Testing recommendations 

As mentioned, such safety considerations are supported by The Centre for Window and Cladding Technology (CWCT) a leading information provider in the field of building envelopes and glazing.

It is important to note that the specification of a tested, or similarly approved glazing specification alone cannot be considered to meet the requirements of CWCT. Technical Notes 66, 67 and 92 (which recommends glass specifications which are ‘deemed to satisfy’ the requirements of a Class 2 roof) state that these glass units must be installed into a glazing system which has been tested, and proven to meet the requirements for the given roof classification. The frame and fixings all have an impact on the composition of the rooflight; the full strength and indeed, any weaknesses can only be determined when tested as a complete unit for both soft body and hard body impacts, and for a static load.

Contrary to British Standard’s document BS 5516-2:2004 which states that it is acceptable to provide a toughened inner pane of glass when an IGU is located no greater than 13m above the finished floor level, it is recognised that a non-laminated pane of glass is incapable of retaining a body once broken, and should therefore be considered ‘Fragile’. Xtralite also disagrees with NARMS’s recommendation that only where a specific risk has been established a laminated inner pane should be chosen, and is calling for this to be mandatory in all situations.

Alan Keiller, spokesperson for the Centre for Window and Cladding Technology commented: “CWCT provides guidance on the selection of glass for use overhead in its Technical Note 68. For sloping glazing this Technical Note permits the same options as BS 5516-2 but requires the selection to be based on a risk assessment for the particular application. In most cases the risk assessment will lead to the selection of a laminated glass.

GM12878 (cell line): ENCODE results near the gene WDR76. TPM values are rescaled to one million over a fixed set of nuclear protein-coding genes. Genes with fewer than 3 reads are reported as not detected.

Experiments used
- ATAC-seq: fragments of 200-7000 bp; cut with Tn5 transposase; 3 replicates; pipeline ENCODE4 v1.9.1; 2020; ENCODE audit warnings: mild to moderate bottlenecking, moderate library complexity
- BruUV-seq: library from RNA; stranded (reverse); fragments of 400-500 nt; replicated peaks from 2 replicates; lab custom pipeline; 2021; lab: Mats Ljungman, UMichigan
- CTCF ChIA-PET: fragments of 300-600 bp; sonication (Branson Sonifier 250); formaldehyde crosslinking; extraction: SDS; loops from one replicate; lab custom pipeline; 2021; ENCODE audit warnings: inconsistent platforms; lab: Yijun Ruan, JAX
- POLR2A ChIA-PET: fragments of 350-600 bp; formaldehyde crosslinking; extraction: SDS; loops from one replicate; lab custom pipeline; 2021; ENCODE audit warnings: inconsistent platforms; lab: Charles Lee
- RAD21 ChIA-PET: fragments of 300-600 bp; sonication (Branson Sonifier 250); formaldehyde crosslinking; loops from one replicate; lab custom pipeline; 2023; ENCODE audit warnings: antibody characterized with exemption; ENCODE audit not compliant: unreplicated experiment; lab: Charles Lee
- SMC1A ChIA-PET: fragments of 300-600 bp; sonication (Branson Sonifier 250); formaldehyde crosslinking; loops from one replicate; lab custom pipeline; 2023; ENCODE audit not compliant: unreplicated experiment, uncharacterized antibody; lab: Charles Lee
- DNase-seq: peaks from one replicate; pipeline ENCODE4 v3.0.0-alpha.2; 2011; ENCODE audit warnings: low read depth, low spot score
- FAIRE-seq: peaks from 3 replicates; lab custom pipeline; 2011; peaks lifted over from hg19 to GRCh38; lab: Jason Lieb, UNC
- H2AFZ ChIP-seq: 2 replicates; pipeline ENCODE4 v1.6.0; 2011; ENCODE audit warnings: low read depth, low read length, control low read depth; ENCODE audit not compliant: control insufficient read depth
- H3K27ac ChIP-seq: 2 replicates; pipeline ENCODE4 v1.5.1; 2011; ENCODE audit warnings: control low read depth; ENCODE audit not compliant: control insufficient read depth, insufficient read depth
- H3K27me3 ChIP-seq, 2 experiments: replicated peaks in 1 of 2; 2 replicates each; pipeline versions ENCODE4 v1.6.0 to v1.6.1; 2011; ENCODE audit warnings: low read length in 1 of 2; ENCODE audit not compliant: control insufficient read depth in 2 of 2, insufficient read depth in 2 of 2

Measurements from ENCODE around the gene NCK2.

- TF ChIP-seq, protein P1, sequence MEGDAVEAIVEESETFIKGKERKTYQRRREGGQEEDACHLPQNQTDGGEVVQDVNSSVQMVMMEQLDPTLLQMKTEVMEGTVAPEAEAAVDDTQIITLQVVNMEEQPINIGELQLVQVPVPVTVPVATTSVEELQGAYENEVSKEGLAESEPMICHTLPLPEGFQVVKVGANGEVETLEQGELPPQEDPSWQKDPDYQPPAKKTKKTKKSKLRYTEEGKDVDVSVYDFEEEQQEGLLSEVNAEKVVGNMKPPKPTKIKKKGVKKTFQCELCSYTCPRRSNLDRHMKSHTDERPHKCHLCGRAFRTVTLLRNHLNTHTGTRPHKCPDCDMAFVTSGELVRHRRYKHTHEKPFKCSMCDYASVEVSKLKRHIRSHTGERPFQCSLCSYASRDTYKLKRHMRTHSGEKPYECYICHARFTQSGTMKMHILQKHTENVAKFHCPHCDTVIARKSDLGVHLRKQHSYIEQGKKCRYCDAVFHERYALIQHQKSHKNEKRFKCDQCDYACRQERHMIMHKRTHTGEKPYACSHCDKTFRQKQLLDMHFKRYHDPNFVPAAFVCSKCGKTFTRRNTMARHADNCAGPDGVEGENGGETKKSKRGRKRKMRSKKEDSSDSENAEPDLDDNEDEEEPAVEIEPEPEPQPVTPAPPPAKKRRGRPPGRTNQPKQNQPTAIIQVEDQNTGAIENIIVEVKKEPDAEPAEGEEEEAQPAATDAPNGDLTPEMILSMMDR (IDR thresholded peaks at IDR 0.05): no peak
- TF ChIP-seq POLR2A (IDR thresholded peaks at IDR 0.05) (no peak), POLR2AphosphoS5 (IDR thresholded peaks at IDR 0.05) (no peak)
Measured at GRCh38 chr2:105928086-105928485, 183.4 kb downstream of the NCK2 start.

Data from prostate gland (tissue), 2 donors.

“Where there is a risk of impact on the glass from maintenance activities, the glass should also satisfy the requirements of CWCT Technical Notes 66 and 67. In this case a suitably robust laminated glass would be required.”

With such conflicts being discussed it may be tempting to move away from the specification of glass in overhead rooflights, particularly as technology has brought alternatives to market such as polycarbonate. However, consumer and end user benefits should be considered with glass still delivering myriad of benefits for users including, but not exclusively, better acoustic properties, reduction of sound transmission and optical clarity.

Responsible specification 

Nothing less than a change in industry standards will ensure the safety of those that pass under, and those that work on roofs around rooflights. Safety should always be paramount when rooflights are specified, and whilst the use of toughened and laminated delivers a marginal cost increase, we believe the cost is negligible in comparison to public safety. We would also welcome a comment from British Standards as to where they stand with regards our findings and if they feel there should be a rise to the minimum standard required for overhead glazing.